On the plus side, Office 2013 includes direct links to SkyDrive throughout -- you can easily open any document that's on SkyDrive from inside any Office application; likewise, you can easily save any document to SkyDrive. But only OneNote has an automated sync feature; Microsoft hasn't taken the next step of ensuring that all Office applications automatically sync the latest version of your documents to every device you use.

Files don't automatically get saved to SkyDrive from your local PC; you have to remember to save them there. Let's say, for example, that you're at your office and you create a document and save it locally, but not to SkyDrive. That document is available only on your local PC, so if you're on another computer, you won't be able to open the document.

Consider this more troublesome scenario: You save the document on your local computer and decide that you might want to work on it elsewhere, so you also save it to SkyDrive. At some point later, you work on it from another computer, accessing it from SkyDrive and saving it to SkyDrive. Then you go back to your original computer, but you forget that you last worked on the document on SkyDrive, so you open up the local copy. You make local changes, which means that you now have two different versions of the same document, one on SkyDrive and one on your local PC.

What makes this confusion all the more surprising is that Microsoft has an easy solution at hand: a SkyDrive client app, which can be installed on Windows devices and Macs, as well as on Windows Phone, iOS and Android devices. With the SkyDrive app, all documents in local and Web-based SkyDrive folders automatically sync to the cloud and to other devices. When you make a change on a local PC, the file automatically syncs to SkyDrive in the cloud, and from there to all your other devices. You're always working with the latest version of your document, no matter where you made the change.

Microsoft only had to include the SkyDrive app in Office 2103 to enable this feature. But for some reason, it hasn't done that. It currently appears as if the SkyDrive app won't be included in the shipping version of Office 2013, although that may change between now and then. There is a simple workaround, though: Install it manually yourself.

Other global Office changes

Office has also been touch-enabled so that it's usable on a tablet -- surprisingly usable, in fact. Navigation using touch is simple, although you'll need to turn on the Ribbon in many cases to perform tasks by tapping the appropriate command. Office is also smart enough to know when you're in an area that requires text input, and pops up an on-screen keyboard at the appropriate times.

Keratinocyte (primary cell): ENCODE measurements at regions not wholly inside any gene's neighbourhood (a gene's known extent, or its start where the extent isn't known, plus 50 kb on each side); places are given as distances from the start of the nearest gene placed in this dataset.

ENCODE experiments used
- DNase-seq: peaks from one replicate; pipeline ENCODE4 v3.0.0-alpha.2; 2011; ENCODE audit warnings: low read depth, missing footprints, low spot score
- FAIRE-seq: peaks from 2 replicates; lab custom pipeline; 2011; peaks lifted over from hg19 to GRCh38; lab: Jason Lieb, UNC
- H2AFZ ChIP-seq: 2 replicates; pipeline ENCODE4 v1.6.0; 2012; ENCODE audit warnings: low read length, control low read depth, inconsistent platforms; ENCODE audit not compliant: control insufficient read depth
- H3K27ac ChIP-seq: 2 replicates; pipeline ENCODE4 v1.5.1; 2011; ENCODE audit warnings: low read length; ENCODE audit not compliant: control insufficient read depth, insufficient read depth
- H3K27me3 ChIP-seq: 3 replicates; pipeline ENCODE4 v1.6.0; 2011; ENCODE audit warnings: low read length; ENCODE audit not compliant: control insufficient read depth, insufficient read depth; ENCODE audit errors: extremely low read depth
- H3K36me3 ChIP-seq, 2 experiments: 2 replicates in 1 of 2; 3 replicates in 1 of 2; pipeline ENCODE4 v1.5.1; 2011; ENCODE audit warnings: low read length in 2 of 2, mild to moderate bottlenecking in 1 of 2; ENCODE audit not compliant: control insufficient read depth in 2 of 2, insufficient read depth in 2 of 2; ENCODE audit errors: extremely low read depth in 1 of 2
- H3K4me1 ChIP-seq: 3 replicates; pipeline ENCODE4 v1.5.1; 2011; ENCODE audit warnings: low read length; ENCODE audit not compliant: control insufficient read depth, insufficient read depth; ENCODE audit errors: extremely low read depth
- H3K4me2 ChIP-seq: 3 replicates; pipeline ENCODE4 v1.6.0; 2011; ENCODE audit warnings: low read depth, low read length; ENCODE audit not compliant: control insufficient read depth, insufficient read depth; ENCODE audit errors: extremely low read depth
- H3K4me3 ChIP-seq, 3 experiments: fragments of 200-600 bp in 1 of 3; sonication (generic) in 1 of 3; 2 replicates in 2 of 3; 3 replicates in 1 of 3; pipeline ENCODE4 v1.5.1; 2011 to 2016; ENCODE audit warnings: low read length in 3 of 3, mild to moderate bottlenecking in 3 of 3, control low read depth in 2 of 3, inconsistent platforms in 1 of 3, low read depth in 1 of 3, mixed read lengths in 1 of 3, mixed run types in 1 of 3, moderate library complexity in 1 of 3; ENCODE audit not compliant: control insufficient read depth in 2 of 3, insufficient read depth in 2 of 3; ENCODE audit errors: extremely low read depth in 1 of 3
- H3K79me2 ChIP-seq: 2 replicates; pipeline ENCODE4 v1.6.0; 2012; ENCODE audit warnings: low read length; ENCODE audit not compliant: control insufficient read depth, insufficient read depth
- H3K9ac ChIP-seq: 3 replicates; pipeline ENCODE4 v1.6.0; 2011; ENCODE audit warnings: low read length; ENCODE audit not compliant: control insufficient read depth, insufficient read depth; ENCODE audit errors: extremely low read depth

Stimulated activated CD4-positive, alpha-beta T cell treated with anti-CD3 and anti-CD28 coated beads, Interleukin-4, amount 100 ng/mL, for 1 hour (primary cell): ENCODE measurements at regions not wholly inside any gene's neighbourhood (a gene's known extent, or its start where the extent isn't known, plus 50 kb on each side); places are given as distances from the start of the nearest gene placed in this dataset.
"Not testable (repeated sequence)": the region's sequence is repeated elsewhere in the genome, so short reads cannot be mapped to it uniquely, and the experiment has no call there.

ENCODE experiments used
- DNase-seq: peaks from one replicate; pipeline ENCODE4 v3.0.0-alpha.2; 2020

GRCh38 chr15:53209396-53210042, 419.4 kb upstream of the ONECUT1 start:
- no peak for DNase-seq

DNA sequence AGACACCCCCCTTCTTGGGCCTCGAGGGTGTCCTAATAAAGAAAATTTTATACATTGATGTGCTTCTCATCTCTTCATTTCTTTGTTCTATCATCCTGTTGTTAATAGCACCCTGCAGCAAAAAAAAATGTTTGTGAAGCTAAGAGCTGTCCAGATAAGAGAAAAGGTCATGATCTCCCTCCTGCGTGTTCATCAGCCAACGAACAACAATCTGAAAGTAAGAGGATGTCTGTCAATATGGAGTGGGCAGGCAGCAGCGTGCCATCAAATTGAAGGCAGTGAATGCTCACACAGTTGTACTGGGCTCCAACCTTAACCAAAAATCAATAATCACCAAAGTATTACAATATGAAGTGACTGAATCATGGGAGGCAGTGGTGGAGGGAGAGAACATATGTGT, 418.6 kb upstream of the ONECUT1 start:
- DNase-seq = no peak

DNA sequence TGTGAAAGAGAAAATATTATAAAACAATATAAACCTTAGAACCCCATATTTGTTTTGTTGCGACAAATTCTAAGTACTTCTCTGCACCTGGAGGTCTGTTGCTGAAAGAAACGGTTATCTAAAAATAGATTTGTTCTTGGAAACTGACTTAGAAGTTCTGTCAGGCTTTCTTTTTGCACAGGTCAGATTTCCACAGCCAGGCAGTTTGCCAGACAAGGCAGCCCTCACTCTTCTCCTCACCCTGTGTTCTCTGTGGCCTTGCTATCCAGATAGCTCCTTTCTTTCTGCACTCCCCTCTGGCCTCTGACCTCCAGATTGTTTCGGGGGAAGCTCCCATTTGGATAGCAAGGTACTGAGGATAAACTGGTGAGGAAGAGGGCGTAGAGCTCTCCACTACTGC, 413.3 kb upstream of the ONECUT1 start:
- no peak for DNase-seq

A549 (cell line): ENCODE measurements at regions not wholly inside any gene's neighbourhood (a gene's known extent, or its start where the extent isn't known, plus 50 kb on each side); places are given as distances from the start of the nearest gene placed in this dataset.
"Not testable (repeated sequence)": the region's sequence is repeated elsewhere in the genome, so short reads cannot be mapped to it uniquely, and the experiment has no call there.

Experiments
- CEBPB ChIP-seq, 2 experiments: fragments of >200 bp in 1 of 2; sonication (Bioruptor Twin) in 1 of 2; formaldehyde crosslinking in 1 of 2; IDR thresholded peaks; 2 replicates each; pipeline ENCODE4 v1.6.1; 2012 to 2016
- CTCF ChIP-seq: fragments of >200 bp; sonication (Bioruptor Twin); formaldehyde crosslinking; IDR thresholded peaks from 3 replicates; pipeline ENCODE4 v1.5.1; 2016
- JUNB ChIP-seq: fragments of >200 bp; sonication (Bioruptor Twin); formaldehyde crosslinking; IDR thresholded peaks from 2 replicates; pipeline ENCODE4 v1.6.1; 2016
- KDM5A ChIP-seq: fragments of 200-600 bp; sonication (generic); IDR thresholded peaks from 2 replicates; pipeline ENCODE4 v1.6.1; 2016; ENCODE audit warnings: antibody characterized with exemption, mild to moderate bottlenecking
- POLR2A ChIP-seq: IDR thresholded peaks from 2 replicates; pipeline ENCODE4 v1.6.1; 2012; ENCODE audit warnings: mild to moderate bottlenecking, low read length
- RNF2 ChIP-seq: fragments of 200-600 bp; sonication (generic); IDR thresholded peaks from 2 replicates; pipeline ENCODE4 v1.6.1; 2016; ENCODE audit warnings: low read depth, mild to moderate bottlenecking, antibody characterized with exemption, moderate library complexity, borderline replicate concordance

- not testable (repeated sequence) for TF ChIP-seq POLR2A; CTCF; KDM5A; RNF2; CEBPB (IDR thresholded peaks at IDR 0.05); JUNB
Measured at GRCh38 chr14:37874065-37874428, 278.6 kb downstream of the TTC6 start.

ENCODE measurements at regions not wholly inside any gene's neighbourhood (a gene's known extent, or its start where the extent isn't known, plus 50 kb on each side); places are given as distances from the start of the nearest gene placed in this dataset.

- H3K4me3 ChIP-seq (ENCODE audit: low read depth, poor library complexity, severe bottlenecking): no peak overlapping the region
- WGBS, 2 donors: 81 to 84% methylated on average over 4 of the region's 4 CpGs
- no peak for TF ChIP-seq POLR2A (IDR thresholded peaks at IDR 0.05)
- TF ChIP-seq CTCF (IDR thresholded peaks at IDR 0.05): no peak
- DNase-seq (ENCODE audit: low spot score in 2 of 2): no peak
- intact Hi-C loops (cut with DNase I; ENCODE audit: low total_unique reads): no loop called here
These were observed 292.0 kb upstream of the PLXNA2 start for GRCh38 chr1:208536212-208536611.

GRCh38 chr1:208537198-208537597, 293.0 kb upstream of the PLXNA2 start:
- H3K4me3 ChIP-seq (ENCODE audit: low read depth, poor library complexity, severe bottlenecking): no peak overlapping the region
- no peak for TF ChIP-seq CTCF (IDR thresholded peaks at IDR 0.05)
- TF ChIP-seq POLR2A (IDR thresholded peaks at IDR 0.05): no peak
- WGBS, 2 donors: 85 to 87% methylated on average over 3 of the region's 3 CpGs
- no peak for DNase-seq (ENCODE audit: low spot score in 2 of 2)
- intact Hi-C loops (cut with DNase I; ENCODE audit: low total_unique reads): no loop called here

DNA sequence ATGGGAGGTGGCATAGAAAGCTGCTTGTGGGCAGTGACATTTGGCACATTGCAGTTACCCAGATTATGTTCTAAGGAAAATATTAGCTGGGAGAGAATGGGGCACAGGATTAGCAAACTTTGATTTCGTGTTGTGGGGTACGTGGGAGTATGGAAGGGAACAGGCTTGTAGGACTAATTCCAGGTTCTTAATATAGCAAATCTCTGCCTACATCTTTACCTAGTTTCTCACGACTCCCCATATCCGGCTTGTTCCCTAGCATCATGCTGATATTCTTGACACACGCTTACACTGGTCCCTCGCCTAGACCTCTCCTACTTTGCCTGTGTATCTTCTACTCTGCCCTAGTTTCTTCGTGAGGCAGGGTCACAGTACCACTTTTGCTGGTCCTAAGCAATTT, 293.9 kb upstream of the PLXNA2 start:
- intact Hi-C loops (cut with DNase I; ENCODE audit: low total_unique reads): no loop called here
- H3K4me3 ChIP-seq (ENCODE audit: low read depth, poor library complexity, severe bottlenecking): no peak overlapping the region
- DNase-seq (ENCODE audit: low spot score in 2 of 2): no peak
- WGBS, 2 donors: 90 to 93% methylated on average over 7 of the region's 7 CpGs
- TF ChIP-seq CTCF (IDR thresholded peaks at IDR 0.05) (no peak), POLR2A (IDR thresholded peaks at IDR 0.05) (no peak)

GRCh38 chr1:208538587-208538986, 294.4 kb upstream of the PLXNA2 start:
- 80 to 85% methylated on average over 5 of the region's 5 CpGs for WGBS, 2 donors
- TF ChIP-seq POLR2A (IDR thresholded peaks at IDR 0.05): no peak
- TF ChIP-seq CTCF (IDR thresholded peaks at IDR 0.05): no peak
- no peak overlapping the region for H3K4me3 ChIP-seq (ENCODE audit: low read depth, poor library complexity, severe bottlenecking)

Also new are the many devices that Office 2013 will be available on, including not just PCs, but also Windows RT-based tablets and phones. (Only the PC version of Office 2013 is currently available for testing.) RT-based tablets won't have the entire Office suite, only Word, Excel, PowerPoint and OneNote.

Another big change has to do with the way that Office will be able to be bought and accessed. For the first time, home customers will be able to purchase Office 365, the subscription version of Office currently sold and priced for businesses. It includes the standard version of Office plus additional features, which vary according to whether it's for home users, small office users, enterprise users and so on.

Office 365 offers a number of benefits that the standard version doesn't, including licenses for up to five different computers and the ability to keep settings such as Ribbon arrangements and preferred templates synced across all devices. It can also stream an Office application to an Internet-connected Windows 7 or Windows 8 device using the Office on Demand feature. When you finish using the application, it's removed from the computer.

Pricing isn't yet available, but presumably Office 365 will have annual or monthly fees rather than a one-time payment for a perpetual license, which you'll get when you purchase the non-subscription version. Until pricing is announced, there's no way to know how affordable Office 365 will be compared to Office 2013.

Also worth noting is that if you subscribe to Office, you get 60 minutes of Skype world minutes every month. And Office 2013 includes Yammer, a private, social network for businesses that was recently purchased by Microsoft.

Aside from those major global changes, there have also been changes -- some considerable, some not so much -- in each of the major Office applications, as you'll see in the next sections.